Xero, purchase orders and customer imports, oh my!

This week, we finished off the public-authenticated version of Xero. We already had a private-authenticated version running well before that, but Xero demand a public-authenticated method in order that we partner with them, so we did it. Personally, I don’t understand why they insist on that. Public-authenticated methods only allow for about a 30 minute login window, which means that if you do something in the morning and in the evening that both need to push to Xero, you’ll need to authenticate separately for both of them. With a private authentication, you basically set up a key that gives your FieldMotion account permanent (until you delete it) permission to push and pull information to your Xero account.
We are nearly done with the basics of our purchase ordering system. This is so our service management software users can order new stock items and manage their distribution as they come in. I wrote the basic draft myself, got 90% done on the spec, and realised there were some obvious bits missing, and went to do those. When I mentioned those parts to our resident accounting expert, he said that what I intended to do was something that even Sage doesn’t do. So I reigned back a bit and passed the project onto another of my developers to finish off so I could get onto the next big one.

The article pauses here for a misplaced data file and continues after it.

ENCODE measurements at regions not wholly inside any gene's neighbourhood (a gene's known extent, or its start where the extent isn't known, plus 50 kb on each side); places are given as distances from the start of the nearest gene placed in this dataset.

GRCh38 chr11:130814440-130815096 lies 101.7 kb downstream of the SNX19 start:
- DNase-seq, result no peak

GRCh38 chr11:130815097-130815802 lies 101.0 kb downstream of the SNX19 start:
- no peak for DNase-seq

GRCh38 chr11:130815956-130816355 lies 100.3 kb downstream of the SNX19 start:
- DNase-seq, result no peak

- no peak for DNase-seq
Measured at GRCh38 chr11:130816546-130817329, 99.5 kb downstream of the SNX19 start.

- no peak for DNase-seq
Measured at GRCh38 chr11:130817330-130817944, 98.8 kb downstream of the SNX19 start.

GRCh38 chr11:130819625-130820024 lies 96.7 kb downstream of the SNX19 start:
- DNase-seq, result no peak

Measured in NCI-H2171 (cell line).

We handle customer imports through API and through manual upload of files. Some larger companies, though, want our field service job management software to also handle imports via spreadsheets pulled from FTP servers. I’m working on that right now, making sure it’s something that can be used by any client that needs that kind of import. We have an upgrade planned for the manual file-based import as well, where we will be “mapping” fields from the uploaded files to our internal format. This gets rid of the need for our customers to follow our rigid file-upload format – they can upload in whatever format they want and we’ll just link to the right fields on-the-fly.
When these are all done, we’ll be starting on the next big project; linking to Quickbooks directly instead of through Zapier, as Quickbook’s Zapier plugin is …lacking. We looked at that a year or two back when we were starting on Xero, and decided to concentrate on Xero as it was the easier of the two to get going. Now that we have Xero going well, we’ll address Quickbooks, reusing as much code as possible to speed this long. I’m not going to put a date on this, but I expect it to happen very very quickly. Our field service management software UK users tend to use Xero, but in the US, Quickbooks is still king, it seems, so we’ll address that.
Another thing we’re doing is to add alerts for when a customer has remained as a specific customer type too long. This is part of our customer relationship management software which will let you set a customer to a specific “type” (for example, “awaiting forms”) and set a deadline for that. If the deadline passes and the “type” hasn’t changed to something else (for example, “in form-building”), then an email is sent to the customer manager to go find out what’s going on. One of the advantages of paperless office software solutions over the traditional systems is that we can automate this stuff so you don’t have to keep everything in your head.
There’s always something new being built here – talk to us and we’ll arrange a demo

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